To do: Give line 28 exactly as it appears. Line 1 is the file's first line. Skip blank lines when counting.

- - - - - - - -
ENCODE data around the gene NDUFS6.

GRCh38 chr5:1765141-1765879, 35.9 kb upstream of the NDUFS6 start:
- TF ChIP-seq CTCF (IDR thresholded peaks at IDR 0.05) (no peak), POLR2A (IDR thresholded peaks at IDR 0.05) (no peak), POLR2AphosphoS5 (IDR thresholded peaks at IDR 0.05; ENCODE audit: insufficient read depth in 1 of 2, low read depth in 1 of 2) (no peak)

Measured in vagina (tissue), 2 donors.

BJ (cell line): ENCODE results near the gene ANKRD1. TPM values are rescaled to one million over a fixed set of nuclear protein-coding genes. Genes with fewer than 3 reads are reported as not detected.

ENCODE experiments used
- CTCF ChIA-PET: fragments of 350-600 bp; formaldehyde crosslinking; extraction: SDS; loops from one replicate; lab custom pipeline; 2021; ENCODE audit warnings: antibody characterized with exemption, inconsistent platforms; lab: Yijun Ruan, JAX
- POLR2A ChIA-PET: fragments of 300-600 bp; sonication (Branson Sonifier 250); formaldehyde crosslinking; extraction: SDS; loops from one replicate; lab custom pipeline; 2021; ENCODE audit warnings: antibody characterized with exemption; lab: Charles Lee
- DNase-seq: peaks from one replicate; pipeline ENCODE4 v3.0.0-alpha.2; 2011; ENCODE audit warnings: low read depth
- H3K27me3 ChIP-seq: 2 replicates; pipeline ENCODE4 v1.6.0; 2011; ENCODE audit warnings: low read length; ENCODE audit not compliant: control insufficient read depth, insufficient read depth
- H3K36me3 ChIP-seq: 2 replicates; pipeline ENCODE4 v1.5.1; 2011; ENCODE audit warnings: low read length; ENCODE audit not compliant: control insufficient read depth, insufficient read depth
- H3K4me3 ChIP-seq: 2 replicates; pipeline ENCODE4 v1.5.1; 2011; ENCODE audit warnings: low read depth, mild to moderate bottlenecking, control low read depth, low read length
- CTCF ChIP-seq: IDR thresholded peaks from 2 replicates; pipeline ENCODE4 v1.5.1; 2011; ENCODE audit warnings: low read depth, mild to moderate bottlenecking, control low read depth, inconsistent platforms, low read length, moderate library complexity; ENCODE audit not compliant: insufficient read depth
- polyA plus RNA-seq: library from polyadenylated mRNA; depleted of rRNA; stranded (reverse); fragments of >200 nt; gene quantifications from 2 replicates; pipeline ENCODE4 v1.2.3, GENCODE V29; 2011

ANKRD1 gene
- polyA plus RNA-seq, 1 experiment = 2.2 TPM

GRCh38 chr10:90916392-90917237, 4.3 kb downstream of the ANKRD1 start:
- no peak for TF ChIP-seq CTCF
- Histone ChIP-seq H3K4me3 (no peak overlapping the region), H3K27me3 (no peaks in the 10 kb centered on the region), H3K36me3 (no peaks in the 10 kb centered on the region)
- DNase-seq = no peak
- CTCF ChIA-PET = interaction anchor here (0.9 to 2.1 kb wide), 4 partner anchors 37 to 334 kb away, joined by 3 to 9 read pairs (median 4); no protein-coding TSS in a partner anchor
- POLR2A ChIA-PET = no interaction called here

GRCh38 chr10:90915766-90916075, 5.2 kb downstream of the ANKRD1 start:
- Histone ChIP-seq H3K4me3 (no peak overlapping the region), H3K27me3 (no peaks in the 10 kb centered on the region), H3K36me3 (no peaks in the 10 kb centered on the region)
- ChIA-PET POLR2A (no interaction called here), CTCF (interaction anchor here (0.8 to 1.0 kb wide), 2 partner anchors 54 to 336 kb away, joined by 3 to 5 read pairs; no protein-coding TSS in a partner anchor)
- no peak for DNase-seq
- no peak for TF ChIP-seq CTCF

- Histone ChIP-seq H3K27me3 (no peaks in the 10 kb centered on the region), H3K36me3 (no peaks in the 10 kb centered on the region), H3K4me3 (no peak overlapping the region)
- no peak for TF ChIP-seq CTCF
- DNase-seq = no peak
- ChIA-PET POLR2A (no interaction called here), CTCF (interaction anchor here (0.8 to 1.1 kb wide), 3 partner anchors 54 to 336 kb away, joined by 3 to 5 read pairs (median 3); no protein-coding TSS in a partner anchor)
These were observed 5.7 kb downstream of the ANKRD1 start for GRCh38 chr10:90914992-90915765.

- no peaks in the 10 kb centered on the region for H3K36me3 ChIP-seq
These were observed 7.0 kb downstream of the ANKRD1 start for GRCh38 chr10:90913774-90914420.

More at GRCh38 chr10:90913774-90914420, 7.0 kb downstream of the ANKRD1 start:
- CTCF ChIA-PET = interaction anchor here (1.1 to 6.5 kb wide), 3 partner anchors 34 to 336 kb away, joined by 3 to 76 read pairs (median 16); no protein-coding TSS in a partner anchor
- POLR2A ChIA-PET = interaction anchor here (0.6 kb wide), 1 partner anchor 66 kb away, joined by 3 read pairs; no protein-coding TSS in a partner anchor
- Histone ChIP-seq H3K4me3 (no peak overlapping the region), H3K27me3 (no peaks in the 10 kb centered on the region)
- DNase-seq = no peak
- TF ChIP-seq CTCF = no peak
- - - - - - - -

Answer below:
- Histone ChIP-seq H3K27me3 (no peaks in the 10 kb centered on the region), H3K36me3 (no peaks in the 10 kb centered on the region), H3K4me3 (no peak overlapping the region)